Autumn moon viewing, or tsukimi, has long been a popular pastime in Japan. Traditionally it was a way of expressing gratitude for a good harvest and hopes for similar bounty in the future. On the old lunar calendar, the full moon appeared on the fifteenth night (jūgoya) of each month. The best night in the year for observing the celestial body is said to be the fifteenth night of the eighth month of the lunar calendar, known as jūgoya no tsukimi. (In 2018, this is September 24.)
According to traditional reckoning, autumn was from the seventh through the ninth months. The exact midpoint of the season, the fifteenth night of the eighth month, was called chūshū(mid-autumn), so another name for the full moon that night is chūshū no meigetsu (the mid-autumn moon).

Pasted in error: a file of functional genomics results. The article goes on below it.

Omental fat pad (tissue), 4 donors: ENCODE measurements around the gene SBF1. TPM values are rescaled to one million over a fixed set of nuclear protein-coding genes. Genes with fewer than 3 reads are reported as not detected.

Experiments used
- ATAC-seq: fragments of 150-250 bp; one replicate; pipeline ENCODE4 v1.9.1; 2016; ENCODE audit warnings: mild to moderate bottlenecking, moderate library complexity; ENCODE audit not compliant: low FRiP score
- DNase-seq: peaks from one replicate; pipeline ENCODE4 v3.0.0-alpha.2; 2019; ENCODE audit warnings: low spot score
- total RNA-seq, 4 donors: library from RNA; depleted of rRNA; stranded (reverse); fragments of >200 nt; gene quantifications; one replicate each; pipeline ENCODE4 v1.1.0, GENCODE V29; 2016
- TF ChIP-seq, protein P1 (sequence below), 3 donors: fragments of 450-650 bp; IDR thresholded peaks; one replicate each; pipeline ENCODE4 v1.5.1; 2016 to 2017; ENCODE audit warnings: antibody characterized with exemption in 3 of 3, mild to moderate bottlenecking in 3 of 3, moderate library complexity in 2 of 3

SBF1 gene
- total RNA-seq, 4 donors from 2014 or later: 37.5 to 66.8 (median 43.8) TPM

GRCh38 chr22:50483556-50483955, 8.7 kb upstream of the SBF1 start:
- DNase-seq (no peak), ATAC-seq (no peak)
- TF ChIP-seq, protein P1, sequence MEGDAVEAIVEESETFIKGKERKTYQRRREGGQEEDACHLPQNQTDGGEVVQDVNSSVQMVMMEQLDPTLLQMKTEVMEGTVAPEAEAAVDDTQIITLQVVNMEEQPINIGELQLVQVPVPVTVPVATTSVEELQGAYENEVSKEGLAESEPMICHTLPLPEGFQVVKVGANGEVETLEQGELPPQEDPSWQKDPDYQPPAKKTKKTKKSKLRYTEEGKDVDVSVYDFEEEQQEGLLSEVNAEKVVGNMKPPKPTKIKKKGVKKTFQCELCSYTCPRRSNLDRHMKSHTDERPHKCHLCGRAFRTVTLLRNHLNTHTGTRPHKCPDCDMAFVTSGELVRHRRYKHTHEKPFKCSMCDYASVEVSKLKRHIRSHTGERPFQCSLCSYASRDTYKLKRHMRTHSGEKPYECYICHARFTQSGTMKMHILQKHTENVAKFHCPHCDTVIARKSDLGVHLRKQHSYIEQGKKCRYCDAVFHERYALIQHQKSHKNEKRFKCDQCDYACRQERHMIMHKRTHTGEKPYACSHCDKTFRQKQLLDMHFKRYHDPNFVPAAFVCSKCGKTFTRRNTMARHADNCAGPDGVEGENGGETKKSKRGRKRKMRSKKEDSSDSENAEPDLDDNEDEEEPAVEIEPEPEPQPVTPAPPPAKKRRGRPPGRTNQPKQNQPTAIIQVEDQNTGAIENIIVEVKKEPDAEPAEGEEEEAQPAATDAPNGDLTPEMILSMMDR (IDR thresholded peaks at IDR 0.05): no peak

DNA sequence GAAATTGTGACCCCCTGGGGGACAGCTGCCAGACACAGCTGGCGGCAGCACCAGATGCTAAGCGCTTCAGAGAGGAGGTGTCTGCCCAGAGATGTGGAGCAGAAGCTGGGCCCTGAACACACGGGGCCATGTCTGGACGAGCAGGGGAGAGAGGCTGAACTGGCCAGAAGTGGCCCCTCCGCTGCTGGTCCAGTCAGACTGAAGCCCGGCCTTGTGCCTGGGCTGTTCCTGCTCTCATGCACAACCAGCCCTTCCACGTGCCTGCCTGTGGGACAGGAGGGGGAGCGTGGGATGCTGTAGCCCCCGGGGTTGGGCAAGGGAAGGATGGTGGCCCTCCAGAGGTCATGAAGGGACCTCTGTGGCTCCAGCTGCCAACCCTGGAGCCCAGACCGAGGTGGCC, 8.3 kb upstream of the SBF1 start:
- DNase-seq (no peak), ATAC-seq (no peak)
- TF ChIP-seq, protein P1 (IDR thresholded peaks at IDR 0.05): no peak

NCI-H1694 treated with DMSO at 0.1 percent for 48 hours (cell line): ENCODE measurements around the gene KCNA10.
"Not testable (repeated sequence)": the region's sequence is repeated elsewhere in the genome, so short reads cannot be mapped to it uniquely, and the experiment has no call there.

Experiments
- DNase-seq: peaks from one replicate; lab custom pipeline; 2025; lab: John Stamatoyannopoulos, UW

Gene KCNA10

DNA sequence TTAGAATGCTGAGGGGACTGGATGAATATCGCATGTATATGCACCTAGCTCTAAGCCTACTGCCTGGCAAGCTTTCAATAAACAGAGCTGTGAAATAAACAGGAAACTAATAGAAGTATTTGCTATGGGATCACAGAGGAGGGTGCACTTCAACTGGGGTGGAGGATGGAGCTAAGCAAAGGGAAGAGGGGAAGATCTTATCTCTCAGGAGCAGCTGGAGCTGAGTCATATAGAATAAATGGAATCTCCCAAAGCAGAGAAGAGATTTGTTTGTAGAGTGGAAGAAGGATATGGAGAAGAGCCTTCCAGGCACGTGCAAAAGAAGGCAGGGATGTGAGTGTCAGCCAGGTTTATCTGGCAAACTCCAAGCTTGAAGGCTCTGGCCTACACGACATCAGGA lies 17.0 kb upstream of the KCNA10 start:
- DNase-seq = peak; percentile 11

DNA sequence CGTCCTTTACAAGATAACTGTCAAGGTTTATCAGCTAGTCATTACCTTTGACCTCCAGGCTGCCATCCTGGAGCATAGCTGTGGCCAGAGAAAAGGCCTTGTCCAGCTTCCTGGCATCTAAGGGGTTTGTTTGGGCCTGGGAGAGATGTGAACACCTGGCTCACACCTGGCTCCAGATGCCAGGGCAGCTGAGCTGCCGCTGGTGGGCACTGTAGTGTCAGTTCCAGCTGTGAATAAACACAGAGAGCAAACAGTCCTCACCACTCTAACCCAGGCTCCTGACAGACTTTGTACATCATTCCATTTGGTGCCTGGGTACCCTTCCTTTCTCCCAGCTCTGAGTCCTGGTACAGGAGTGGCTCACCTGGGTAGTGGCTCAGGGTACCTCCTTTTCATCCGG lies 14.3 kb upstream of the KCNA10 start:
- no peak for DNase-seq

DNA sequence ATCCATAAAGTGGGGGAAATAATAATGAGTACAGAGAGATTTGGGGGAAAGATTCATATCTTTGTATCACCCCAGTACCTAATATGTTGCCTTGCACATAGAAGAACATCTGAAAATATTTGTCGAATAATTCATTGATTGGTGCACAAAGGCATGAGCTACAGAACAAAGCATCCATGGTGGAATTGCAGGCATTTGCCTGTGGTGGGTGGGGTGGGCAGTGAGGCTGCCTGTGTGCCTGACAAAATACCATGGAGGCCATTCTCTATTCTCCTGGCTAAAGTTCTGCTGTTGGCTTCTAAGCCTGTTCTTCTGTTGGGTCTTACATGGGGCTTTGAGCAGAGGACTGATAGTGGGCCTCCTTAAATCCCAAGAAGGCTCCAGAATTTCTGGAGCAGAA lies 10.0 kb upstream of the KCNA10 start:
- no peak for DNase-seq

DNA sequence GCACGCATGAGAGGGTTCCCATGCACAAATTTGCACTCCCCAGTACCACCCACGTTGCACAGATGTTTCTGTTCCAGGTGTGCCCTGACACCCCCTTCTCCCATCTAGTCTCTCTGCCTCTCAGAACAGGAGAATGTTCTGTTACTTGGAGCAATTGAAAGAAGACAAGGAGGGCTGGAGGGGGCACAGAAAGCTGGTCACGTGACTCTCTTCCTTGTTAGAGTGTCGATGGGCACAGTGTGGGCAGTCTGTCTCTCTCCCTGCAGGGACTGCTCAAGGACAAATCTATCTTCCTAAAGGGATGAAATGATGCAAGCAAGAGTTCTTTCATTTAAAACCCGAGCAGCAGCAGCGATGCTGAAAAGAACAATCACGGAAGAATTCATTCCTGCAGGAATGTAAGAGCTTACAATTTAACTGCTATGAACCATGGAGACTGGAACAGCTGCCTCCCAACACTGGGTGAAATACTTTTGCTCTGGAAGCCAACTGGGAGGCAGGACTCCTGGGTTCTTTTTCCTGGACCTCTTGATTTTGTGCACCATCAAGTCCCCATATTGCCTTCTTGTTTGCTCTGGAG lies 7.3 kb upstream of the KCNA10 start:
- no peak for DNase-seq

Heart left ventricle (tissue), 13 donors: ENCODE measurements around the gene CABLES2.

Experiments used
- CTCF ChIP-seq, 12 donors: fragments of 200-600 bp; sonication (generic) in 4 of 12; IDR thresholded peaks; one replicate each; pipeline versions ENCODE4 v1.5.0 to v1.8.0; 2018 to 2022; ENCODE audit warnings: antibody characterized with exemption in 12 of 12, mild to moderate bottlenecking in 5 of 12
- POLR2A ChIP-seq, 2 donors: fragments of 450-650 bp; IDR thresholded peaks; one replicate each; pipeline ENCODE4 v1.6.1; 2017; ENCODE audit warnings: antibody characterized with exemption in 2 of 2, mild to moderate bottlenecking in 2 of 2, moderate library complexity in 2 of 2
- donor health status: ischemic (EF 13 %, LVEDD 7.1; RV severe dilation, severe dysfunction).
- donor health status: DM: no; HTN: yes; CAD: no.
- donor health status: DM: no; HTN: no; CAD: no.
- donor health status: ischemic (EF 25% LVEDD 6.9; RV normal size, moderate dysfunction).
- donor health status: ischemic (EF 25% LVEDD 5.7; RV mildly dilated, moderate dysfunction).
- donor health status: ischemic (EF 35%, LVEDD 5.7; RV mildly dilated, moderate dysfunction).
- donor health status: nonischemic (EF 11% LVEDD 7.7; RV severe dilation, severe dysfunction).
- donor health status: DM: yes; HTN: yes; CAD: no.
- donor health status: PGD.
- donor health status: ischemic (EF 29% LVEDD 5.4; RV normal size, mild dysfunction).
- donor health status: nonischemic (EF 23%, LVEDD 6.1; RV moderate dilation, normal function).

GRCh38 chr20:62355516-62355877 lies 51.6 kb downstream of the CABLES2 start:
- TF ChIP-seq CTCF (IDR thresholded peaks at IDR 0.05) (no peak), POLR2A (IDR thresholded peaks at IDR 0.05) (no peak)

The custom of jūgoya moon viewing began in China during the Tang Dynasty (618–907) and spread to Japan thereafter. The aristocrats of the Nara (710–794) and Heian (794–1185) periods enjoyed moon-viewing parties at which they played music and composed poetry. By the Edo period (1603–1868), tsukimi had come to be a popular practice even among commoners, and was closely associated with autumn festival traditions involving thankful offerings of freshly harvested rice to the gods.
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